Can Government Buy Off Violent Street Gang?

News flash from the European capital of the appeasement movement.

In Spain, where they pulled their troops out of Iraq the second Usama set off some bombs on a train, city officials in Barcelona have decided to fight street crime by, well, making it sound like it's not crime.

The Chicago street gang known as the Latin Kings emigrated to Spain and set up shop. Soon Barcelona had a gang problem.

Kids from the former colonies in Latin America — looked down upon by the snooty Spaniards — joined the Latin Kings or the Netas, the Kings main rival.

Barcelona decided the way to handle this problem was to legalize the Latin Kings, register them as a cultural association and set them up to receive state aid. The gang was granted a title: Cultural Association of Latin Kings and Queens of Catalonia.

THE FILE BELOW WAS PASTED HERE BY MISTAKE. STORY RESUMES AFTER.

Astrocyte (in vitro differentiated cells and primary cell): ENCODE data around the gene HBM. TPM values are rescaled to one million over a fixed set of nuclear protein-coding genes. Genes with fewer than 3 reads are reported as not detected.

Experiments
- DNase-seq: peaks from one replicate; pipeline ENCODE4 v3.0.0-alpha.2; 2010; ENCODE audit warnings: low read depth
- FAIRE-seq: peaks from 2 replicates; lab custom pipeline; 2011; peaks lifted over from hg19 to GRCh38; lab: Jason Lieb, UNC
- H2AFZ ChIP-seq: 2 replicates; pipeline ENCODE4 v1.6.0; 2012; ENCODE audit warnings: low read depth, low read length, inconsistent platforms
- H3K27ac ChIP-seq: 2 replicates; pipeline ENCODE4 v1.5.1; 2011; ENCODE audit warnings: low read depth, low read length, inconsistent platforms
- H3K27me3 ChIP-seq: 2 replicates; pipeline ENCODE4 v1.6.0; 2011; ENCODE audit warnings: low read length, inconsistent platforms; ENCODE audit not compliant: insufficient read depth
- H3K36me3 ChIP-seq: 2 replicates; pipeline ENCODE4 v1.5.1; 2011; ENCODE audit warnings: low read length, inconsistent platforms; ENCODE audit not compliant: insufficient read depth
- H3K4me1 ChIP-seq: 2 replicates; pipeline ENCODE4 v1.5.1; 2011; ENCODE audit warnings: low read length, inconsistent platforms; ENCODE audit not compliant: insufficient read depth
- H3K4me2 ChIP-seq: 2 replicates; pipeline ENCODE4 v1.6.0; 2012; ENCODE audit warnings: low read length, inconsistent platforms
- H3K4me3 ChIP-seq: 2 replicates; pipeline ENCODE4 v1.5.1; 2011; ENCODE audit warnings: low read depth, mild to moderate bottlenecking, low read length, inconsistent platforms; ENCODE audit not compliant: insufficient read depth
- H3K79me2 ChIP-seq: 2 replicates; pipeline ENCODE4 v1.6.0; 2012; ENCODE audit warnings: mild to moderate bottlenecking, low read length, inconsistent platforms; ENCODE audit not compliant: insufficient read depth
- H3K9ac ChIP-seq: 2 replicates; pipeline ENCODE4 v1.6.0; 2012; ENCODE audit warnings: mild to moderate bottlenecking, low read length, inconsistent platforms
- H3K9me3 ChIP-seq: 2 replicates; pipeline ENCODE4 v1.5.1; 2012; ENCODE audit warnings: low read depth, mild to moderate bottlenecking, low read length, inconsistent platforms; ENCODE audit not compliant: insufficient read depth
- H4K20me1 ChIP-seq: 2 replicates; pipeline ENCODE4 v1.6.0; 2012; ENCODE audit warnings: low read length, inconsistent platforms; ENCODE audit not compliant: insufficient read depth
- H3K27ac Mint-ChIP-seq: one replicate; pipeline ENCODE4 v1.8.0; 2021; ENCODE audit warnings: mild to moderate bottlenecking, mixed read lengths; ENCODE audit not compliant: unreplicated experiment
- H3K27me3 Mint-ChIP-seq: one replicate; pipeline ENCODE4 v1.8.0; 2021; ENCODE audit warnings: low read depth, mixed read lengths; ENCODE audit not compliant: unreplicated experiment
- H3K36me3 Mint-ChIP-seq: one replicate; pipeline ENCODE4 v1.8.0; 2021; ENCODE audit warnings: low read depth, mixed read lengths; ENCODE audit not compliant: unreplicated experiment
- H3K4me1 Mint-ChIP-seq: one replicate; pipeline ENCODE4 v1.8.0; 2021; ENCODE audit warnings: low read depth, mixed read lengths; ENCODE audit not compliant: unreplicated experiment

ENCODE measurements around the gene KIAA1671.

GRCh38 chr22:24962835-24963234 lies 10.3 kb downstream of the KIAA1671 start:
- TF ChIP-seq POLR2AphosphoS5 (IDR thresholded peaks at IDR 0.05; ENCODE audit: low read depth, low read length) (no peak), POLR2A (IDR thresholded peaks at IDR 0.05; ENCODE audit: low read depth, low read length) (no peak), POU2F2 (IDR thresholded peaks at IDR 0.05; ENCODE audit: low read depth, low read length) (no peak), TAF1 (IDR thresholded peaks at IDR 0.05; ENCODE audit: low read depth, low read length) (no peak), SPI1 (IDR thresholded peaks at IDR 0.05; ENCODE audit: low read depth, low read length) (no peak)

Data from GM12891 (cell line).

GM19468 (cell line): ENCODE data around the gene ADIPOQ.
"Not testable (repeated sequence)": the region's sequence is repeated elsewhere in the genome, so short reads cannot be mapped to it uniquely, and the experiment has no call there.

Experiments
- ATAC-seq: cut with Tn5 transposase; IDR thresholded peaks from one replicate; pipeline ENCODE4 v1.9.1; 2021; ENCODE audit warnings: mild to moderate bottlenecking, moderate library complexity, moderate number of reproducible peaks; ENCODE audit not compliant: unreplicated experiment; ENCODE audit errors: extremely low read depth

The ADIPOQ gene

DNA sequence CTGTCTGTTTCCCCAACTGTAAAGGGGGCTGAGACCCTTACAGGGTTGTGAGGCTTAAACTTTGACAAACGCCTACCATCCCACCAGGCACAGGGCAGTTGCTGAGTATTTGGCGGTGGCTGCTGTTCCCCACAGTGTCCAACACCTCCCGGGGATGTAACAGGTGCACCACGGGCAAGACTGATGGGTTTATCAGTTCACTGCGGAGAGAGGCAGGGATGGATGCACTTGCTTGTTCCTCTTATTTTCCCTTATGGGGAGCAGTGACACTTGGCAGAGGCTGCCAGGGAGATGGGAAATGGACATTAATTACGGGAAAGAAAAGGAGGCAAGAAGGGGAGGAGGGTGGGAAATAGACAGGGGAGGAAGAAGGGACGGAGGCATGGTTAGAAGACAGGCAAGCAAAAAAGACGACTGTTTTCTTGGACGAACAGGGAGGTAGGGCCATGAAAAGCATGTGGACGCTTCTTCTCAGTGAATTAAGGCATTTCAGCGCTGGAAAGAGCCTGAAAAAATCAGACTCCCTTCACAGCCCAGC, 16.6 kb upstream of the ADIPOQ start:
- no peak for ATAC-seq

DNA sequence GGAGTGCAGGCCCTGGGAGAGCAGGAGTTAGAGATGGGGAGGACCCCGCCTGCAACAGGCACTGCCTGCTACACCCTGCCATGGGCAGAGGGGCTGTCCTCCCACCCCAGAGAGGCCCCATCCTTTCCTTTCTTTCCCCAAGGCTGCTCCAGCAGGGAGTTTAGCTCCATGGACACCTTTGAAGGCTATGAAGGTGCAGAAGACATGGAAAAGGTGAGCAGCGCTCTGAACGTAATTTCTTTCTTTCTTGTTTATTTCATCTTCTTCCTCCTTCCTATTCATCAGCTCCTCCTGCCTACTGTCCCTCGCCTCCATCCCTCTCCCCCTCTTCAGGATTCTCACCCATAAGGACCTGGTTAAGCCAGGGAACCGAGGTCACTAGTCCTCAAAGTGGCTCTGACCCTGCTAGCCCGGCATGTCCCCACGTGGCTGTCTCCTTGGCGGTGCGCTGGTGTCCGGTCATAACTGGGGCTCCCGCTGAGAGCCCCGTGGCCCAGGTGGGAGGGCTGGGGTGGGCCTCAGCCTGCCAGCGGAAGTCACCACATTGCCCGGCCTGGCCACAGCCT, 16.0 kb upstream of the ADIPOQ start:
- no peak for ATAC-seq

There. That's better, isn't it? City hall waves its magic wand, hands out some checks and voila — or rather, que paso — it's not a gang anymore.

The state and federal Spanish governments aren't so sure this is going to work and vow to stay in pursuit of gang criminals.

But Barcelona has raised a good question: Can you buy off a violent street gang with some government money and the promise of official recognition for civic parades and festivals?

Maybe a wannabe gang. But real gangs? Seems unlikely to me.

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